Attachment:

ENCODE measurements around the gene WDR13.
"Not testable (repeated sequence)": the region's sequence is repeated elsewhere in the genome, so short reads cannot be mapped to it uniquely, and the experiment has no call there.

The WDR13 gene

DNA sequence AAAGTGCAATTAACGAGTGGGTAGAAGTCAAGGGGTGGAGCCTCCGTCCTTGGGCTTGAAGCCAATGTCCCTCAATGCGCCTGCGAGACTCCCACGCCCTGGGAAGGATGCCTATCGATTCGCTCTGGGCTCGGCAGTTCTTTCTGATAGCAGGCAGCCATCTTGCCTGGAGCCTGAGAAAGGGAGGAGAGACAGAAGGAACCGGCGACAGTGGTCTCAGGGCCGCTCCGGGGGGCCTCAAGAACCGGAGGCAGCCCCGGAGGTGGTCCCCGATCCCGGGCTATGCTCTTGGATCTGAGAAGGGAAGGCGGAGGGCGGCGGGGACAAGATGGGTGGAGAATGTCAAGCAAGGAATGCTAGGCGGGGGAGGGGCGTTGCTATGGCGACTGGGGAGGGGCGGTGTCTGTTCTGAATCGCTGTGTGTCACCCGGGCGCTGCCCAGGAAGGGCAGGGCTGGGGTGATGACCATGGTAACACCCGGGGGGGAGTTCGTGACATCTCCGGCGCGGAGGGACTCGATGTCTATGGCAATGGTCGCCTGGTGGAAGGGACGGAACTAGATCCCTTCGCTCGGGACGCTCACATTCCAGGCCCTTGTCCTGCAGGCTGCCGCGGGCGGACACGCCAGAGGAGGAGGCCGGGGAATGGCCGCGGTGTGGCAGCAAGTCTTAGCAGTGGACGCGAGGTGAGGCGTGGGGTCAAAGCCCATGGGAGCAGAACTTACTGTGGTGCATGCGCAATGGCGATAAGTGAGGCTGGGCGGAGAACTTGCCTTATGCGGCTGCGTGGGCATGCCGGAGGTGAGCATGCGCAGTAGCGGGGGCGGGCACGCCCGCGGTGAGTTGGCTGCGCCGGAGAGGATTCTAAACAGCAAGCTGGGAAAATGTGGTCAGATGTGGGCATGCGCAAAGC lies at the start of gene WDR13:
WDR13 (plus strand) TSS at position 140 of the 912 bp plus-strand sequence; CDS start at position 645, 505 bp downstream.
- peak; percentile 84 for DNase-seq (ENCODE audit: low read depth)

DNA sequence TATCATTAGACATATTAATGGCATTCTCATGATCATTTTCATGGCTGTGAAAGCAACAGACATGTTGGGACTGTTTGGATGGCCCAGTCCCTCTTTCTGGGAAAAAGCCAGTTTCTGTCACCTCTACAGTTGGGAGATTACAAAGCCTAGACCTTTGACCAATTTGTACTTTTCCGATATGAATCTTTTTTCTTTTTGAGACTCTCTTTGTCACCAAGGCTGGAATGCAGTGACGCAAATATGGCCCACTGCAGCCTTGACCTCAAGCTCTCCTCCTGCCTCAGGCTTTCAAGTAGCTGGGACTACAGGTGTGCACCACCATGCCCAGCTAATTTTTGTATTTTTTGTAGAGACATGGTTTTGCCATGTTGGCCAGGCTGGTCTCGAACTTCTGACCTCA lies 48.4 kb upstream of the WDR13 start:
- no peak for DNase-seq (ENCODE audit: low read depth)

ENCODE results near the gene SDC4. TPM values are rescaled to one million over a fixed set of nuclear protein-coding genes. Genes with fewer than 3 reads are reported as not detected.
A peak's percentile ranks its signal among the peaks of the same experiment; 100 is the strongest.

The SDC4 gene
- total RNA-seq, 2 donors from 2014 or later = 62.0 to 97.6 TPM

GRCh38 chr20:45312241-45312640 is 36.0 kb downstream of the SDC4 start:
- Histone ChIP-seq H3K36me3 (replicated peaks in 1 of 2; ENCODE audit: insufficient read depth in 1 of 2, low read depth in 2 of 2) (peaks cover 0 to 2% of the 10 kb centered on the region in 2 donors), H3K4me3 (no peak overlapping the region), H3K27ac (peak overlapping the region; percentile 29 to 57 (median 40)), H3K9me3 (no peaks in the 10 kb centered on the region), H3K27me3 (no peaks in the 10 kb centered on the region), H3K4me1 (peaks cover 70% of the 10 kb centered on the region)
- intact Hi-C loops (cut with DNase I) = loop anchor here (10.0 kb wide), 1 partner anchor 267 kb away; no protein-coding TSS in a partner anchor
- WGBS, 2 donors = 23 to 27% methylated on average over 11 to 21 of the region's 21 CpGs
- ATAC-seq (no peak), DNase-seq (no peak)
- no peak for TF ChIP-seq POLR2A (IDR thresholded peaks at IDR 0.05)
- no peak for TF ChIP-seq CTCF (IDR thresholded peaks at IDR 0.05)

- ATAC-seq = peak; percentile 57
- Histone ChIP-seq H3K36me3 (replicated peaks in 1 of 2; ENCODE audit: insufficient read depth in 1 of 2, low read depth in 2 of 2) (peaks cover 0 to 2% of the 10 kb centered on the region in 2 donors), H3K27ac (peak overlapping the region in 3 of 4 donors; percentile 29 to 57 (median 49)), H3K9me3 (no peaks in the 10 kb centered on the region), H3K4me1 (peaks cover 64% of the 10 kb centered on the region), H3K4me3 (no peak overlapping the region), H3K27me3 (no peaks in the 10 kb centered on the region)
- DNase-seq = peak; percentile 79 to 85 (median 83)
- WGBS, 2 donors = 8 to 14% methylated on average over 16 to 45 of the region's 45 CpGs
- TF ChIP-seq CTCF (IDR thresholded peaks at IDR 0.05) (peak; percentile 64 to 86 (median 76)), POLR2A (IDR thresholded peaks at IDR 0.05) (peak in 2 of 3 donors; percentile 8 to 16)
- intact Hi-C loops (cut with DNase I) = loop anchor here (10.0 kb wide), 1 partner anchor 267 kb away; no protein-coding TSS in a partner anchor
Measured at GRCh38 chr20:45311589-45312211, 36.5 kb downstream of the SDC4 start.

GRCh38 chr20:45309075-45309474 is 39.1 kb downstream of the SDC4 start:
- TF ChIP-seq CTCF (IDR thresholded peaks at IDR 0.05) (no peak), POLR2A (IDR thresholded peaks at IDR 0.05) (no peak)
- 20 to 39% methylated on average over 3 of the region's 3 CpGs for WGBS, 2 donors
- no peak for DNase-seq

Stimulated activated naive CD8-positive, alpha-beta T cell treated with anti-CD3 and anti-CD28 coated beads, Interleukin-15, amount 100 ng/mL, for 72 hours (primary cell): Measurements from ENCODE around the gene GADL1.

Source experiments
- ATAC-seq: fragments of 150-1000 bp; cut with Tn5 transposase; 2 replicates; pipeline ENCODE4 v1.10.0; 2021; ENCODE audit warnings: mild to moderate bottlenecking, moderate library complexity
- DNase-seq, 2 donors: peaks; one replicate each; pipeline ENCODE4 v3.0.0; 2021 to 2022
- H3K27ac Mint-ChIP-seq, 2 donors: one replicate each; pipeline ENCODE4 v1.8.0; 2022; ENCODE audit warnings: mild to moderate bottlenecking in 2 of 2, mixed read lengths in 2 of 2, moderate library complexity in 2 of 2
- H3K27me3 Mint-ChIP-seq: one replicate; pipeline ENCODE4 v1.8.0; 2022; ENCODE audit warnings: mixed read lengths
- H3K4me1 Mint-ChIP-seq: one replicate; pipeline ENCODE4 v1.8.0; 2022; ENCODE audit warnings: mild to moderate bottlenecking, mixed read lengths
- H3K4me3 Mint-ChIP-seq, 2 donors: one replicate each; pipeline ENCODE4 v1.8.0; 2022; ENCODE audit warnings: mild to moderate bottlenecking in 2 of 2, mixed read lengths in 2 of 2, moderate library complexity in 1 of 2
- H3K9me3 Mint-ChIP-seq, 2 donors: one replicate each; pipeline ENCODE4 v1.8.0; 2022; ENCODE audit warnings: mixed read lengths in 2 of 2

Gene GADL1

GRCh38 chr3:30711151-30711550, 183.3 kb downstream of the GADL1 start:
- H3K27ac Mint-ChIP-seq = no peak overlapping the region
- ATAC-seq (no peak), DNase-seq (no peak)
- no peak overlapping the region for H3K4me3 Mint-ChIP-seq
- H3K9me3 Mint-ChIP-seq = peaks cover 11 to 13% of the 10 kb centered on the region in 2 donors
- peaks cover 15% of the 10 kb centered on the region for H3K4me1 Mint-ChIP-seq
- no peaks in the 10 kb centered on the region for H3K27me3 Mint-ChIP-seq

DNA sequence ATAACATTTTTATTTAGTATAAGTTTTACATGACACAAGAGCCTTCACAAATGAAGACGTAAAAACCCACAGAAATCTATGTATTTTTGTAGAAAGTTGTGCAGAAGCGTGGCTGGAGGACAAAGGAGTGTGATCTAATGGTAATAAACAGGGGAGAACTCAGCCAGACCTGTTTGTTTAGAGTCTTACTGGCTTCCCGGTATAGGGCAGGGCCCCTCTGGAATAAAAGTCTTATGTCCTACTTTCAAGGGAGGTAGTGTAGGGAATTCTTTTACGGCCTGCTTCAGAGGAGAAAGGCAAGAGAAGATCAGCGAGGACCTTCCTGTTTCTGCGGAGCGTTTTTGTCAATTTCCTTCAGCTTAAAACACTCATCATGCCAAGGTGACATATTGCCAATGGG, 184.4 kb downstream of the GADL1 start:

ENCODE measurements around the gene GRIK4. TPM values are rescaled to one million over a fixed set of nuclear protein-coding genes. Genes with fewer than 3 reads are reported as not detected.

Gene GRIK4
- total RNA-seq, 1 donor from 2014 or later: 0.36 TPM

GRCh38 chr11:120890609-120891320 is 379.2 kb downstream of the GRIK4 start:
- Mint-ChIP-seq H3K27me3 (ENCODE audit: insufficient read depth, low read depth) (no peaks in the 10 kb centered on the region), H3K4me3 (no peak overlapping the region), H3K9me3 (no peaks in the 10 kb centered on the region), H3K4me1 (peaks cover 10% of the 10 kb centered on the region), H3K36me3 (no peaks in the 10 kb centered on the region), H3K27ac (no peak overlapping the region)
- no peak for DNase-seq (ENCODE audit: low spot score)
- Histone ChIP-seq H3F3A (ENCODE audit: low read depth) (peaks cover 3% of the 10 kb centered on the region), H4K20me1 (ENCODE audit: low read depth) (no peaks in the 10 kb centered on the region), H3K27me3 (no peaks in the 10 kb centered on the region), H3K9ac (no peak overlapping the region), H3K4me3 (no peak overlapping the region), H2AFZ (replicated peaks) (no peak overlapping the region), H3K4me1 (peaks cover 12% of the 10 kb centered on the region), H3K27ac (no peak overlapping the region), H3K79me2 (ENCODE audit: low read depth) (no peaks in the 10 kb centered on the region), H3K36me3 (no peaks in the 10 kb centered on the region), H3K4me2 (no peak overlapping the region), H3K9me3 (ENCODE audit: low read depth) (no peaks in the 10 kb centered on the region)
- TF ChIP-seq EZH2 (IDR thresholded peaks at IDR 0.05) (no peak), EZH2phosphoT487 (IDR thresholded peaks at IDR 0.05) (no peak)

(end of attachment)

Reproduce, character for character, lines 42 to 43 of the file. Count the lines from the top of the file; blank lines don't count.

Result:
- H3K27ac Mint-ChIP-seq = no peak overlapping the region
- ATAC-seq (no peak), DNase-seq (no peak)